• Advocating for legislative change. Ombudsmen advocate for resident rights by seeking legal and administrative solutions to issues. This involves representing older adults before governmental agencies or collaborating with community partners to advocate for change. An ombudsman may also monitor laws and regulations that impact care and suggest changes when necessary.

Who Does a Healthcare Ombudsman Work With?

A long-term care ombudsman works with individuals or groups as part of their mission for advocacy. Within a facility, they meet with patients or residents, family, staff, and executive team members. They also interact with local communities to provide public education on issues surrounding elder rights.

Staff within a healthcare facility should know that an ombudsman doesn’t visit them with negative intentions. The purpose of their work in a facility is to:

  • ensure older adults maintain independence, autonomy, and dignity
  • support positive culture change
  • create incentives for providers who follow through with proposed changes
  • help stabilize a facility’s workforce to ensure residents get adequate care

Tips for Facilities Working With a State Ombudsman

To prepare for a potential visit, facility leaders can educate staff about the benefits of collaborating with an ombudsman. Virginia representatives are committed to making long-term care facilities a better place for residents and staff. Direct care providers should feel comfortable discussing matters that may contribute to resident issues, such as their workflows or staffing levels.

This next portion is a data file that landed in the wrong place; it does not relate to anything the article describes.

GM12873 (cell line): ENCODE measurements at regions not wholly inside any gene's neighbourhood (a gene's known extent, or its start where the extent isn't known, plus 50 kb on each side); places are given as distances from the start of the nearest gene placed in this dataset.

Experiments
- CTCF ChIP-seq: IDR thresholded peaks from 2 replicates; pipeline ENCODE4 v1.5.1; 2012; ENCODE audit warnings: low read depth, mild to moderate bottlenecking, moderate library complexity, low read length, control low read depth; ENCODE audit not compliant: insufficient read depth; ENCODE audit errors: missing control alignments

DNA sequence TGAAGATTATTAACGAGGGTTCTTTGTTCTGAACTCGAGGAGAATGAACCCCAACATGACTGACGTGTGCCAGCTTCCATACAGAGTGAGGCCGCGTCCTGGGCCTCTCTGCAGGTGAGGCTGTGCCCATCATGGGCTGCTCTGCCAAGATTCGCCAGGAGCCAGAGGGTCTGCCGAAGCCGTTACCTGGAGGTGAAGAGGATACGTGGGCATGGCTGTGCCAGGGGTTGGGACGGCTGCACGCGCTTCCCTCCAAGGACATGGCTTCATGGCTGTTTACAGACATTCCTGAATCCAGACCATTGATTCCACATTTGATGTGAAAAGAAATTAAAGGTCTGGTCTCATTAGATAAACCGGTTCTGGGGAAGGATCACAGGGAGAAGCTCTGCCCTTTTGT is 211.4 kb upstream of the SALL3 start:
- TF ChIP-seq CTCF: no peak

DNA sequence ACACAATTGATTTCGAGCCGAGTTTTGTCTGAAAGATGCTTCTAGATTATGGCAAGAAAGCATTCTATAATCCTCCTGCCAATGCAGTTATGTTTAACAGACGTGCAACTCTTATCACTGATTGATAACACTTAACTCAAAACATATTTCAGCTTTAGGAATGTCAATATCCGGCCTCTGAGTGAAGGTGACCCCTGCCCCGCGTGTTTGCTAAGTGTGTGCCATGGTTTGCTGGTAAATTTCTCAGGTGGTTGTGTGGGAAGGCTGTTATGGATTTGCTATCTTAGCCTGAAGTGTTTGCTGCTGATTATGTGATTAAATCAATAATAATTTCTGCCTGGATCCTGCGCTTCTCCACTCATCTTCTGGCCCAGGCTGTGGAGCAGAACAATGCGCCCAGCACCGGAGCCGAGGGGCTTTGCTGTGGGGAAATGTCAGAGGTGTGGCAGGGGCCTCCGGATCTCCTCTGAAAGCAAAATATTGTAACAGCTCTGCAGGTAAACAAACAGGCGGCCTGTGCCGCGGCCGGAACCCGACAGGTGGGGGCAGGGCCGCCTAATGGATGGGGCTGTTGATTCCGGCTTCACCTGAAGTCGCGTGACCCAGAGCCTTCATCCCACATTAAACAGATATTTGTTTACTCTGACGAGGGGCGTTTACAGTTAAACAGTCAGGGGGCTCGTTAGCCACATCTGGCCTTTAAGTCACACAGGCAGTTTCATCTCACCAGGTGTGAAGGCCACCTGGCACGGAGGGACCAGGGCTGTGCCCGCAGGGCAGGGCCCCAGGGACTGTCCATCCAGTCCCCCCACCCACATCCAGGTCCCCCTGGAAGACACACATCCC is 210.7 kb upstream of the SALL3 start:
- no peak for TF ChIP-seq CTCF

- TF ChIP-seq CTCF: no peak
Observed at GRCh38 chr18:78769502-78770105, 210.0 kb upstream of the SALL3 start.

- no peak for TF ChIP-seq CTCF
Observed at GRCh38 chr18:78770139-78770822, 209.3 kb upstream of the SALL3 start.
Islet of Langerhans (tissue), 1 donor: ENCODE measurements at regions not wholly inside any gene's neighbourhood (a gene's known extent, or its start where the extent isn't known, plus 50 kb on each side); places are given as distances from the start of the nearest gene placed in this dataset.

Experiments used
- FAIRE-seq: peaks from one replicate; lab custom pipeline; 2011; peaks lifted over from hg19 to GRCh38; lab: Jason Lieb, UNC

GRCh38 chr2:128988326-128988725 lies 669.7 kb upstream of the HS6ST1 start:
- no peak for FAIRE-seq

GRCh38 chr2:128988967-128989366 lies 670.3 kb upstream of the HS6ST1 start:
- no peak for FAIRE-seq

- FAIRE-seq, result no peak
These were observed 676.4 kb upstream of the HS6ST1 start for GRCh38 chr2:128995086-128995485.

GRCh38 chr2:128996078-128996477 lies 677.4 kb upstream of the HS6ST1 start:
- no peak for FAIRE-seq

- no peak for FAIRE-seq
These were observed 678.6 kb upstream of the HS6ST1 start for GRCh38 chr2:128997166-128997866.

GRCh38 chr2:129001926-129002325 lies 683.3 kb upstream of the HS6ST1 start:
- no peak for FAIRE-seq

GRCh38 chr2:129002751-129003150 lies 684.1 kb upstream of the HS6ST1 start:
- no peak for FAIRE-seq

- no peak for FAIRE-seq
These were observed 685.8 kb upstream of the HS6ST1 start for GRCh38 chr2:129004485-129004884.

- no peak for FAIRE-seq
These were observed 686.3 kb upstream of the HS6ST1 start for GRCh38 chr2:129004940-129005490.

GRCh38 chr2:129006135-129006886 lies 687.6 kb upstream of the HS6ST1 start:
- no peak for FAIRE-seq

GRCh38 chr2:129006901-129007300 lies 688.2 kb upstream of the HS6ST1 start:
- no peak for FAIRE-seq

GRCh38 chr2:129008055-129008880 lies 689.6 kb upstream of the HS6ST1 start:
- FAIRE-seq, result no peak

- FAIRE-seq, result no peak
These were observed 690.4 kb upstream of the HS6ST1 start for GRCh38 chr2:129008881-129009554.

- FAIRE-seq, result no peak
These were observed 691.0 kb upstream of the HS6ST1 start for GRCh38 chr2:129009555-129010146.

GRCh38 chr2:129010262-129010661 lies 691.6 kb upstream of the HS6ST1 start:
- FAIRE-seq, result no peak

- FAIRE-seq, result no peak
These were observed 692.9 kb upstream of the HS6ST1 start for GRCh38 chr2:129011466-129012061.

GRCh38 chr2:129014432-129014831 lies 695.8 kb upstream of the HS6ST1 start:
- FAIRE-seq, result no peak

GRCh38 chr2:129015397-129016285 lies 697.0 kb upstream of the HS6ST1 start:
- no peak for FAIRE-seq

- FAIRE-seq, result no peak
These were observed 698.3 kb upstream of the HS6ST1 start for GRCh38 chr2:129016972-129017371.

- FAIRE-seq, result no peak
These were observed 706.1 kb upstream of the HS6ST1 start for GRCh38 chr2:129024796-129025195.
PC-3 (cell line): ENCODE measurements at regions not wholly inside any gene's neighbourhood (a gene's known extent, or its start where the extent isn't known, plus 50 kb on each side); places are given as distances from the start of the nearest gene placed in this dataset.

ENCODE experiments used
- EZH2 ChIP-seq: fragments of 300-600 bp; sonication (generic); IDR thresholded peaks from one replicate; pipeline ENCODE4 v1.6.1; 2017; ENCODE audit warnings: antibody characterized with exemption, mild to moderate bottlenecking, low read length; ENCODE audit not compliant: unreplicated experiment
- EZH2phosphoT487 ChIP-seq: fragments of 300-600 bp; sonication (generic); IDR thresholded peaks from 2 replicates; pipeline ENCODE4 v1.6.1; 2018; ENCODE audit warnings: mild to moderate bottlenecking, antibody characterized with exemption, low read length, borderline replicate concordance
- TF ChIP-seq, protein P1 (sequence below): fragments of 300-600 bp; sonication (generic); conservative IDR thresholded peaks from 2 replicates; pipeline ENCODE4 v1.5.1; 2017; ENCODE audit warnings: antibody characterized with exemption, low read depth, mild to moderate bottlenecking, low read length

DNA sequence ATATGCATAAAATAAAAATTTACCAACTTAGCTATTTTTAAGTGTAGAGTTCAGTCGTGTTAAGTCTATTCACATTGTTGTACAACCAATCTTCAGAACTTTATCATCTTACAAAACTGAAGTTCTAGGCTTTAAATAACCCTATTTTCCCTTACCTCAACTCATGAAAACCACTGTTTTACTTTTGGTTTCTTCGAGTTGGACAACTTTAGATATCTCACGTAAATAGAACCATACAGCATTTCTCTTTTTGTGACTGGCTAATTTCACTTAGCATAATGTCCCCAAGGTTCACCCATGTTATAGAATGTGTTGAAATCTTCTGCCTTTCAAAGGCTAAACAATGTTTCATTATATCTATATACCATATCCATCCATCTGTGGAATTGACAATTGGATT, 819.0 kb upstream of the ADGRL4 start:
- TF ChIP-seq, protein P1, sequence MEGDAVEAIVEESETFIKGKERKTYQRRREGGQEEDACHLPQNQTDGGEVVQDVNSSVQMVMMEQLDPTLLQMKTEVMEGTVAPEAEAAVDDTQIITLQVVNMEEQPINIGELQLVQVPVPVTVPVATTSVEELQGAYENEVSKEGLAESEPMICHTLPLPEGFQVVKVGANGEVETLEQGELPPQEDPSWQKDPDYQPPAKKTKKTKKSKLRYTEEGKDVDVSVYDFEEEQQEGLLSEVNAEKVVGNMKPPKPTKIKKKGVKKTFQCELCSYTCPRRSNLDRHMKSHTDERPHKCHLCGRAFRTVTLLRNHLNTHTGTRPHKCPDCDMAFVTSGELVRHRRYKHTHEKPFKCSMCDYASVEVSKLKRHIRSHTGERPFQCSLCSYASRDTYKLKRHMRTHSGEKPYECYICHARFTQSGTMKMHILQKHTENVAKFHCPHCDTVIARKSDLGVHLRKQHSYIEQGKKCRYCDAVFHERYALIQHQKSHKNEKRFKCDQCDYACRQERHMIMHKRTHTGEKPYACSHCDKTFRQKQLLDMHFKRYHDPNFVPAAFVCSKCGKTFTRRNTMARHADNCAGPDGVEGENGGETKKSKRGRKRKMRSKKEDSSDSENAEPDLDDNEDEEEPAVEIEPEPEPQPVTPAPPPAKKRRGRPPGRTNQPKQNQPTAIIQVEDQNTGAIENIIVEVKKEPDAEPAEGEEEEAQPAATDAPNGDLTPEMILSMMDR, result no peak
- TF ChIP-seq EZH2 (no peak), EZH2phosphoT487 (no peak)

Facility leaders can educate staff about ombudsman services and issues they may address, such as:

  • Conflict resolution. Long-term care residents are advised to express concerns to staff before escalating concerns to an ombudsman. Nursing home and assisted living staff may benefit from training on topics such as effective communication and service recovery.
  • Formal grievances. Ombudsmen may educate residents, patients, or families on how to file a formal complaint if necessary. Long-term care staff should be trained about what happens when a grievance, or complaint, is filed. Having an understanding of the implications of grievances helps staff to be mindful of preventing potential issues.
  • How to reach an ombudsman. These services are available to improve the long-term care atmosphere. Anyone, including staff members, can issue a concern to an ombudsman. Virginia long-term care agencies are organized at the city or county level and can be reached through their local ombudsman office.

Discover More Ways to Support Long-Term Care Residents

As a healthcare leader, your top priority is improving the quality of life for residents or patients in your facility. This is possible with the help of a long-term care ombudsman. Virginia’s ombudsman program can help you solve the root-cause issues that impact your residents and improve overall care. Find out more ways to support long-term care residents when you sign up for IntelyCare’s free newsletter.